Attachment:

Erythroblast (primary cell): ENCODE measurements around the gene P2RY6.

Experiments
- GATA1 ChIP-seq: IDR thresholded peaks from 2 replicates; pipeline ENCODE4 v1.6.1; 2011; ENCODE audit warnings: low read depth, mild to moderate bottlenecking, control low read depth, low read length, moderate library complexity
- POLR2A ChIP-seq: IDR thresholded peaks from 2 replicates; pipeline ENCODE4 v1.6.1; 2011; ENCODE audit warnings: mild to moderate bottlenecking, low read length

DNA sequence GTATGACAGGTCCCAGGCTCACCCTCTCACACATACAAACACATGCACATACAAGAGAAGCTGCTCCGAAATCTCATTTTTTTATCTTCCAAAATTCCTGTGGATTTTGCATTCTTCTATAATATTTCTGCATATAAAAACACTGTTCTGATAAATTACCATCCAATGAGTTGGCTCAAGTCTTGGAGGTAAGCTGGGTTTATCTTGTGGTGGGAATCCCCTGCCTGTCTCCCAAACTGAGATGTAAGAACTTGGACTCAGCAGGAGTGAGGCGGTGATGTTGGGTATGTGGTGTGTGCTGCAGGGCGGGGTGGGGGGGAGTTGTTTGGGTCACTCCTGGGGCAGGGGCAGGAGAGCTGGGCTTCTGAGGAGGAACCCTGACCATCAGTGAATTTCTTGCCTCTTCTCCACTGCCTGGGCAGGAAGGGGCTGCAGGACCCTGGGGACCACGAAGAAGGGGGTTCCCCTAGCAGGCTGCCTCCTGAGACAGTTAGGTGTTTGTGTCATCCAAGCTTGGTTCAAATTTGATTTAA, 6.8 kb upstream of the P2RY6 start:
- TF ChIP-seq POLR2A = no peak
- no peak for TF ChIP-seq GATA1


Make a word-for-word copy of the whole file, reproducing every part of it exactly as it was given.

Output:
Erythroblast (primary cell): ENCODE measurements around the gene P2RY6.

Experiments
- GATA1 ChIP-seq: IDR thresholded peaks from 2 replicates; pipeline ENCODE4 v1.6.1; 2011; ENCODE audit warnings: low read depth, mild to moderate bottlenecking, control low read depth, low read length, moderate library complexity
- POLR2A ChIP-seq: IDR thresholded peaks from 2 replicates; pipeline ENCODE4 v1.6.1; 2011; ENCODE audit warnings: mild to moderate bottlenecking, low read length

DNA sequence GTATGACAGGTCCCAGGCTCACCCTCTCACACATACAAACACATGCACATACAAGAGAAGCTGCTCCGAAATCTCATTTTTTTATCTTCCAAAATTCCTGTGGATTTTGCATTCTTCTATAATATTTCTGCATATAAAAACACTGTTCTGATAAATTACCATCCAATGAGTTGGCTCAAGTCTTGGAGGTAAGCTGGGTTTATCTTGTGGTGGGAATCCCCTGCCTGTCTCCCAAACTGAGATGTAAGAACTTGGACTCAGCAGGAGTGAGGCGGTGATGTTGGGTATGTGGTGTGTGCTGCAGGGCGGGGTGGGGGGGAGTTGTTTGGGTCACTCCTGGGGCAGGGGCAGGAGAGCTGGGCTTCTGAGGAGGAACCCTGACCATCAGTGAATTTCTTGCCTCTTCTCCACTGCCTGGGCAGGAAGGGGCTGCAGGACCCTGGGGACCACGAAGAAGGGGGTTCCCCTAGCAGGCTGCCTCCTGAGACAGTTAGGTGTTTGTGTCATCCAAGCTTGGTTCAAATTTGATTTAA, 6.8 kb upstream of the P2RY6 start:
- TF ChIP-seq POLR2A = no peak
- no peak for TF ChIP-seq GATA1